Endurance & strength question(s)
First time poster :) I'll try to keep it short and sweet.
I'm early 50s, in good shape, better shape aerobically (RHR mid 40s) so want to
focus on strength for a while, and just maintain aerobic conditioning until
the spring when there are outdoor races (5K mostly). When I train I don't do a lot of running volume (10-15 miles a week). My last 5K was about 26 mins.
1) Do you think 2x week runs maintaining about half the training volume - 1x week longer slower , 1x week shorter/more intense - be sufficent for maintenance purposes?
For strength currently, mostly I'm doing bodyweight exercises, and some dumbells 2x week. I can do 30 pushups, 12-13 pull ups, and 15 dips max set (unweighted).
I'd like to work up to say 50,20 and 20 and have seen plans and recommendations out there. They take weeks and weeks to get anywhere.
2) I'm wondering does success depend upon having sufficent muscle mass in the arms in first place? Should I focus on doing weighted movements to build mass first? Or will whatever mass is neccessary will come with following the programs?
As mentioned I'd be focusing on strength and just maintaining endurance, on different days.
I will be eating at maintenance levels.
Also, I have never squatted with weights, though have a good idea of the form
doing it without weights. Tried 85 on the smith machine and want to continue
that and work up to bodyweight (170), 1x week. When I can do that
I figure to move over to standalone weights.
3) Is better to work up to 2x week squat? I am not intersted in posting heavy weights, but rather being about to move the weight around a bit more dynamically, after I have reached a being able to squat my bodyweight.
I would do this in combination with the above strength and endurance workouts, basically 4x week in total. I'm not looking for the strength to be neccessarily helpful to running, though hopefully it won't hurt it. It is just to raise my ability to a basic level.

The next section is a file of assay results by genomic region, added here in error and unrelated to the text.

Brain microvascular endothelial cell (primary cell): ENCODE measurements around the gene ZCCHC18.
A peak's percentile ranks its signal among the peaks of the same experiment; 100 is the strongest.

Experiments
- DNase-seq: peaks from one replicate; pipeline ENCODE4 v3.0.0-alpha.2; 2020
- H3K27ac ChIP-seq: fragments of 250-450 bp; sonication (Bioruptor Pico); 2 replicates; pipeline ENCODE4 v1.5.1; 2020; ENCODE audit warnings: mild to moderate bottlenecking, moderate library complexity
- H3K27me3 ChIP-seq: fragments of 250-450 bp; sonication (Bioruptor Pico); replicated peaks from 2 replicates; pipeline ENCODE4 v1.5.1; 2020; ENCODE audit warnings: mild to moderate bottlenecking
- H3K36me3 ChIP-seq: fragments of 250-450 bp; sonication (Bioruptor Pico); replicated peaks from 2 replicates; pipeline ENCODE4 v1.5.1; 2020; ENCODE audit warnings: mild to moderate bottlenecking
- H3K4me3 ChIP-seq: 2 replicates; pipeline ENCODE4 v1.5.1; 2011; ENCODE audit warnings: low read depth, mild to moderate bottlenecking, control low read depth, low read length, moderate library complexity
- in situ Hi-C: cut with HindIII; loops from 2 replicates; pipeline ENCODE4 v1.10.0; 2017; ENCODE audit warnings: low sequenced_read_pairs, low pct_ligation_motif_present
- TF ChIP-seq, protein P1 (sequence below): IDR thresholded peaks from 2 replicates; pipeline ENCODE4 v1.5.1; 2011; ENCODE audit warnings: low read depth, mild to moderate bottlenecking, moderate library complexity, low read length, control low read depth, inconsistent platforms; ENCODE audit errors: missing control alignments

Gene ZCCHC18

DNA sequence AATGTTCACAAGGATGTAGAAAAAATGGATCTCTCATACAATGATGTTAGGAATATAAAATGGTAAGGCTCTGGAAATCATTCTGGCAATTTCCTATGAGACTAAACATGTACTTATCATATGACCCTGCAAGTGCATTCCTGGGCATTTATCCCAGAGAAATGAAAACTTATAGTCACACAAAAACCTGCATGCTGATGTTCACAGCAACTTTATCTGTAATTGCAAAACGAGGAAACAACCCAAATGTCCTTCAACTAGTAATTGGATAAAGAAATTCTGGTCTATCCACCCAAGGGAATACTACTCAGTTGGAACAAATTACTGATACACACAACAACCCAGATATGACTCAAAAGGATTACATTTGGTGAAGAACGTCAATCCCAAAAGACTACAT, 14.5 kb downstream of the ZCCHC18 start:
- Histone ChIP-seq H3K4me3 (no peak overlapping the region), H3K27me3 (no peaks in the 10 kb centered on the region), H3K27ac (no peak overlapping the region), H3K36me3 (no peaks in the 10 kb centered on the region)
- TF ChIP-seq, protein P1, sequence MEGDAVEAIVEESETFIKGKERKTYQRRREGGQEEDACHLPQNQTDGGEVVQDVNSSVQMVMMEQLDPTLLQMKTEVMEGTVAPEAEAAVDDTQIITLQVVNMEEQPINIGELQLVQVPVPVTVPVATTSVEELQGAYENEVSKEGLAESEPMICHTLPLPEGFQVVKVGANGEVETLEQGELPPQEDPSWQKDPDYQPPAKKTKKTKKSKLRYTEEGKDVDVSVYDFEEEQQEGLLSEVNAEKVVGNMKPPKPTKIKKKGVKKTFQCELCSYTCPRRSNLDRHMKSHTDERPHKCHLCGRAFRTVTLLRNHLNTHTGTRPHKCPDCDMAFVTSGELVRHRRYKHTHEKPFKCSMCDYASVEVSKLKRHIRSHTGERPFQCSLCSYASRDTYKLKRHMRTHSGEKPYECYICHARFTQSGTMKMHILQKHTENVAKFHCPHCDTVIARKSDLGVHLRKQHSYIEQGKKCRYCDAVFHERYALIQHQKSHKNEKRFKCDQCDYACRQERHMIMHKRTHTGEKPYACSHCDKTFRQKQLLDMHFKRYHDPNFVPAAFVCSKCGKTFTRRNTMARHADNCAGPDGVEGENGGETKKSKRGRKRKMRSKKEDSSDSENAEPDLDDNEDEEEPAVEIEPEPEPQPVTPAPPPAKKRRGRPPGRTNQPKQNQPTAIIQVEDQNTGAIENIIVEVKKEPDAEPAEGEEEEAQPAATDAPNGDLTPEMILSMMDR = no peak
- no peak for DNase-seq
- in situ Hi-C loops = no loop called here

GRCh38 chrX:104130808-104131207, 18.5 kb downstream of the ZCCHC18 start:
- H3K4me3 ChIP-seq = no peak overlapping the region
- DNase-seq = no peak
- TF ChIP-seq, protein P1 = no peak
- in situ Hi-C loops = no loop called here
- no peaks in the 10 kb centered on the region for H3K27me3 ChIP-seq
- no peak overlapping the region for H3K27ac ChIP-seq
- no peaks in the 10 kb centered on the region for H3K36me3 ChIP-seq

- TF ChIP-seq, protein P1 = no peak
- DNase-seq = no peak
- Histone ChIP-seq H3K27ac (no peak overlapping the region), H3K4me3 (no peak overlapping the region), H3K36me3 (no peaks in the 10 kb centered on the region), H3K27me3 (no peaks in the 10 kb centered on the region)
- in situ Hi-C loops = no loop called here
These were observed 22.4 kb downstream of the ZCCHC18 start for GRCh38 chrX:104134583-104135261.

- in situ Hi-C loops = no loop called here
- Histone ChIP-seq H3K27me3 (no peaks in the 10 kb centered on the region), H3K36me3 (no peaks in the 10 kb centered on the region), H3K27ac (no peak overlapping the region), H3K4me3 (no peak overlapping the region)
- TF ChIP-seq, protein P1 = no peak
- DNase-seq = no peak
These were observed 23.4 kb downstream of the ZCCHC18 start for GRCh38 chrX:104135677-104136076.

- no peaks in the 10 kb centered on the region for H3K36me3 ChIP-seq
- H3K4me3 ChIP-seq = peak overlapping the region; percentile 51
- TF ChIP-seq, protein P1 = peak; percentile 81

Thanks much for your opinion!
You are better off not using the Smith machine at all. It forces a very strange bar path in the squat. Start off using a bar only or DB at your sides, hell anything but a Smith Machine.
Yep, squatting 2x/week is better than once, especially if you want to get anywhere with it.
Your numbers are decent for those BW exercises. Most of the pull or pushup programs generally deal with just doing more volume.
So it's either that or get beast enough strong that a BW exercise is so easy that you can do ridiculous reps. This will take a long time.
Yeah they aren't bad #s :) Actually was visiting a friend and was able to outrep a few young H.S. wrestlers in L-Pull ups. (They were competing at the time I walked in). Felt good, so I guess that's encouraging me in that direction.
I guess I'd also have to eat at a surplus to grow muscle and I'm not really inclined to do that now anyway. I suspect that I probably have a high proportion of S.T. endurance fibers anyway that I believe are harder to hypertrophy - to a large amount anyway. So will work on the volume program, and take whatever size comes my way.
I'll also give squatting with free weights a shot. I'm mainly concerned about getting off balance and dropping the weights. At the light weight the smith machine felt ok, however I will give the free weight a shot. Starting low and going slow I guess will allow the balance to develop...
Strength and aerobic endurance training force different adaptations in the body. To get stronger, you have to train for strength. Doing countless reps on bodyweight exercises, or any exercise for that matter, will produce little gains in hypertrophy(muscle mass).
Getting stronger is usually a misconception with those that have never tried it. They usually think that it has little health benefits, and has more to do with meatheads that have nothing better to do. Nothing could be farther from the truth.Training to get stronger will not only keep you healthier than standard cardio, but will also go a long way with injury prevention. Provided it is all done with proper form and in the proper intensity ranges. Muscle mass gained through a program deals with the quality of your nutrition (paleo vs. a diet high in processed carbohydrates like grains and rice) and the amount of calories you take in each day.